Pandemic Reflections: Robin Fox, Francesco Serra

Sunday 3 April 2022

The pandemic’s legacy of space and contemplation lingers in the most social of artforms, even as things are just starting to open up around me. Francesco Serra’s Guest Room is a triptych made from empty space, vacancies that seem to offer nothing more than pure resonance. The apparent purity of floating harmonics is deceptive and false, as with the serenity of a depopulated landscape; in each successive iteration, Serra reveals more of how the evenness of sound is eerie and disturbed. Using a month-long residency in Teatro San Leonardo in Bologna, by then closed to the public, he arranged microphones beneath the vault of the church’s nave to record the echoes of his electric guitar off the walls and ceiling. The diffuse clouds of sound are hard to discern as guitar-like; the notes also mention the presence of snare drums, which you suppose are there for high-end resonance until the third part hits with dramatic force.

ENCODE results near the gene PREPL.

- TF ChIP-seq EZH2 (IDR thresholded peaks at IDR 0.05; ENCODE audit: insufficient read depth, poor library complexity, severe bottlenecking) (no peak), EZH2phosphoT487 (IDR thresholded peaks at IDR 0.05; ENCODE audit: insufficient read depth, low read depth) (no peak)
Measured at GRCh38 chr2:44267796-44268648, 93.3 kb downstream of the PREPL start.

I haven’t really discussed Robin Fox’s music here, despite admiring it for many years and having played on the same bill as him several times. Fox’s special way with vintage synthesiser and electronics was frequently married to a visual component, keying his music to oscilloscopic light projections or to dance performance. For the former case in particular, the integrity of the concept required music of relatively simple sounds and gestures to be most effective, to the point that considering audio recordings of many of his compositions seemed to be an exercise in bad faith. The two parts (in fact, separate but related pieces) of Threnody To Now are a different matter. Recorded alone in the studio during lockdown, using a modern modular synth, each is a focused, meditative activity in clear, direct tones and gestures. The two parts clear an internal space, with the repeated harmonic movements moving beyond frustration into equanimity. Too restless and hard-edged to be a New Age sop, it gives you the real deal instead, quietening the mind through considered action. It’s a concise study of the effectiveness of Fox’s deceptively minimal musical language.